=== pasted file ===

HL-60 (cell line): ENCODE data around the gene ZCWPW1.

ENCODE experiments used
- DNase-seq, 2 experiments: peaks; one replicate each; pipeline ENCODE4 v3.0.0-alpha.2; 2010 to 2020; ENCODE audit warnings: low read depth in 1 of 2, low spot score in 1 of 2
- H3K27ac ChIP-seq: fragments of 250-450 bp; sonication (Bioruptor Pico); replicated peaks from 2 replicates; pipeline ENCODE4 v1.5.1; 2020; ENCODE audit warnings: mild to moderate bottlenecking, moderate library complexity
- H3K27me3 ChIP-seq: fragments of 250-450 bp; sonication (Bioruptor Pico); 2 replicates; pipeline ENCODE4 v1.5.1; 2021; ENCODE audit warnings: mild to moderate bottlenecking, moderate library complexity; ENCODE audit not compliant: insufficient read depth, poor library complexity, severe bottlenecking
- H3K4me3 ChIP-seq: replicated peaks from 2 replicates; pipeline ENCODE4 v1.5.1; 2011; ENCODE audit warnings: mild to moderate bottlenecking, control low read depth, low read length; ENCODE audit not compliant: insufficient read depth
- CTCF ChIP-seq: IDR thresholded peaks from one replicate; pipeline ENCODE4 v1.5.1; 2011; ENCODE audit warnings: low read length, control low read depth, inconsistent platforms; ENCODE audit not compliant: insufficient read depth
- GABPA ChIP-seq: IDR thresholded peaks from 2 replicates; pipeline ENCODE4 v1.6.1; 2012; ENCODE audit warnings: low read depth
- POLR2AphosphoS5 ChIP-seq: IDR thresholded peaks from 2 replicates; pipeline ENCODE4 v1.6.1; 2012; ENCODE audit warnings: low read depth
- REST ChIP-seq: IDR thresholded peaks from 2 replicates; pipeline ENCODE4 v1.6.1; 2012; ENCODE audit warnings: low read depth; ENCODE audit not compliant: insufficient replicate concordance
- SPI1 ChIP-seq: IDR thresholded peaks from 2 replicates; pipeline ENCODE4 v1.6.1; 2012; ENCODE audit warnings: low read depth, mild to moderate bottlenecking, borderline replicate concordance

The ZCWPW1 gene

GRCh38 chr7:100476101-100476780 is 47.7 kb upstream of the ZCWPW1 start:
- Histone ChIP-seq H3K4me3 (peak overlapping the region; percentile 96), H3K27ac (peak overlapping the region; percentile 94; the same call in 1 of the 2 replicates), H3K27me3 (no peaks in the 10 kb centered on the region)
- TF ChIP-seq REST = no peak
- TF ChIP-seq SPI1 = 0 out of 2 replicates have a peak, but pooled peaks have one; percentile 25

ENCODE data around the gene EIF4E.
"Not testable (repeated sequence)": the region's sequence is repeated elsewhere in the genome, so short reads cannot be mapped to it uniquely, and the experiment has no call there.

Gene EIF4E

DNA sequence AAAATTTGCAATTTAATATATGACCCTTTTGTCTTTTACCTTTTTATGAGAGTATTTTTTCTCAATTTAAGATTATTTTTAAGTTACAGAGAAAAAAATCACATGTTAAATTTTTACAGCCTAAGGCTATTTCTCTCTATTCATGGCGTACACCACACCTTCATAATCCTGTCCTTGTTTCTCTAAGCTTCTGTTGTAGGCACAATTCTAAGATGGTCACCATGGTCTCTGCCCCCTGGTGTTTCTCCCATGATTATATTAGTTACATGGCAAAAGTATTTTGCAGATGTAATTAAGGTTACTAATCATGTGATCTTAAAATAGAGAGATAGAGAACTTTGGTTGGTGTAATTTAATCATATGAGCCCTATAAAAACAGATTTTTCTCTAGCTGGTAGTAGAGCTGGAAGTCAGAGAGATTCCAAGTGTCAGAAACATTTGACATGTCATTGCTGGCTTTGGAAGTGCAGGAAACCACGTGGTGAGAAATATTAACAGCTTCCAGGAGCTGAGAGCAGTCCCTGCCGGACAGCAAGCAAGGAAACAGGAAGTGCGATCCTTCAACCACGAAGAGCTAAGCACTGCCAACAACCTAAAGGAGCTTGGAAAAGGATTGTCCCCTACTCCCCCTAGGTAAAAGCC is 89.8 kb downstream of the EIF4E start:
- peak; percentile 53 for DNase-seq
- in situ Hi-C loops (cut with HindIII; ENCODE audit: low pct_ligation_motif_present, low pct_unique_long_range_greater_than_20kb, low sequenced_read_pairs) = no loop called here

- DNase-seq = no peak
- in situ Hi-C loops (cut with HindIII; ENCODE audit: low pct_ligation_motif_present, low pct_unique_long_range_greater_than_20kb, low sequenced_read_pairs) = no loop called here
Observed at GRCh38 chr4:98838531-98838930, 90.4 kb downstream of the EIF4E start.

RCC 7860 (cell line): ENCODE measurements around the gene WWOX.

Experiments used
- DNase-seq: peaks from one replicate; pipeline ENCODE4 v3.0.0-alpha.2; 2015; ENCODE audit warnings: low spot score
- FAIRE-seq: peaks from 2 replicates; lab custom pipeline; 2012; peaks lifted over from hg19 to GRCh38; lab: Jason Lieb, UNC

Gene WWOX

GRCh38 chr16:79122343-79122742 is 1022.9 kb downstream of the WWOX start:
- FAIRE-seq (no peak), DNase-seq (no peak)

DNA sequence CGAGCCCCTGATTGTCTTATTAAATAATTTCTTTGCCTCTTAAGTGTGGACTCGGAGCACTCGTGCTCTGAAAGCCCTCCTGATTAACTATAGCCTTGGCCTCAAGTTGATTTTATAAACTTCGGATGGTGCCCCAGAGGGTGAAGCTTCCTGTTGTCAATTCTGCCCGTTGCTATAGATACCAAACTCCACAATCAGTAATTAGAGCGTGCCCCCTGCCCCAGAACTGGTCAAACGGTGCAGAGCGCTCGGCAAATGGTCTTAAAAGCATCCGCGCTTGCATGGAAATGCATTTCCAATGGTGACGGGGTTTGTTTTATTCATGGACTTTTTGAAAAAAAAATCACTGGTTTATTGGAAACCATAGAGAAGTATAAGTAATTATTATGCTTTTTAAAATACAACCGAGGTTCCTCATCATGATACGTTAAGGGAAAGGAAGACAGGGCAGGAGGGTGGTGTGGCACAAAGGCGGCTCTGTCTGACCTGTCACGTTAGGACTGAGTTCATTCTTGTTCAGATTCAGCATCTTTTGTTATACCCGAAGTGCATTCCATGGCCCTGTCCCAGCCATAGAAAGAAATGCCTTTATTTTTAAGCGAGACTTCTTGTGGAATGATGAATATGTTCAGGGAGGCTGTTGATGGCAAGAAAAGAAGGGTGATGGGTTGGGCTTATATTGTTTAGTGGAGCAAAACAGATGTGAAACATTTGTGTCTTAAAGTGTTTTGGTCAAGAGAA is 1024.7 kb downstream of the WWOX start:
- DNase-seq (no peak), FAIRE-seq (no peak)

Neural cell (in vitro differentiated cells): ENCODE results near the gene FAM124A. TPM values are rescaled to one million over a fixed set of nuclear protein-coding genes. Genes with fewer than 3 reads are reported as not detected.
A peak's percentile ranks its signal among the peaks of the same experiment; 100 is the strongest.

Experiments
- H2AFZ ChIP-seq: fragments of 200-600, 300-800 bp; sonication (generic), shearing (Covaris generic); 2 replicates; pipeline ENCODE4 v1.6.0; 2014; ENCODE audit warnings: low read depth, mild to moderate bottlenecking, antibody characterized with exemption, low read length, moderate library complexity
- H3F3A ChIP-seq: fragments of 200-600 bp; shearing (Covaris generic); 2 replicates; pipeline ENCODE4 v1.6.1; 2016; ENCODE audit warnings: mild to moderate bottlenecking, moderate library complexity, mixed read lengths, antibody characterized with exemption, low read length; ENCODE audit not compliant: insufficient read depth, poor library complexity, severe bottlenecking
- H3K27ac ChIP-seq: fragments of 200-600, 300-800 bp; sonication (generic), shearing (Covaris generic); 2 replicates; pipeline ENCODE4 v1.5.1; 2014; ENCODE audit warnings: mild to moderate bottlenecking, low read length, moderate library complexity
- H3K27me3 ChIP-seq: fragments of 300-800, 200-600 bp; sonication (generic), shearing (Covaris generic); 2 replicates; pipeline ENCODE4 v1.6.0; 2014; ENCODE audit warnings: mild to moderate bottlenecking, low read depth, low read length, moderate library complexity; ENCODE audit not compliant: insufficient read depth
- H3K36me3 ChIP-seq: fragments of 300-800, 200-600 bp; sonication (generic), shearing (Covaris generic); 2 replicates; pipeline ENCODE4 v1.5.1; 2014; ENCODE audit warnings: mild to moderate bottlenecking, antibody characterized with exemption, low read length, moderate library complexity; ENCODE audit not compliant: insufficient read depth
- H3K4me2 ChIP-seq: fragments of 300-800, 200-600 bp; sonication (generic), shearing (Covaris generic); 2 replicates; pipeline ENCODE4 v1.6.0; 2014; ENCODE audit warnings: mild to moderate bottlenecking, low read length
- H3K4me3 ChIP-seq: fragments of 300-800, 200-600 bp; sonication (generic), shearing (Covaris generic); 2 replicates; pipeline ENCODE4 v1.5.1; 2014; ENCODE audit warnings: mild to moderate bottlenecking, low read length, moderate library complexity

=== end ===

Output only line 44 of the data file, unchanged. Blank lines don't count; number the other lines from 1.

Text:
- H3K4me3 ChIP-seq: fragments of 300-800, 200-600 bp; sonication (generic), shearing (Covaris generic); 2 replicates; pipeline ENCODE4 v1.5.1; 2014; ENCODE audit warnings: mild to moderate bottlenecking, low read length, moderate library complexity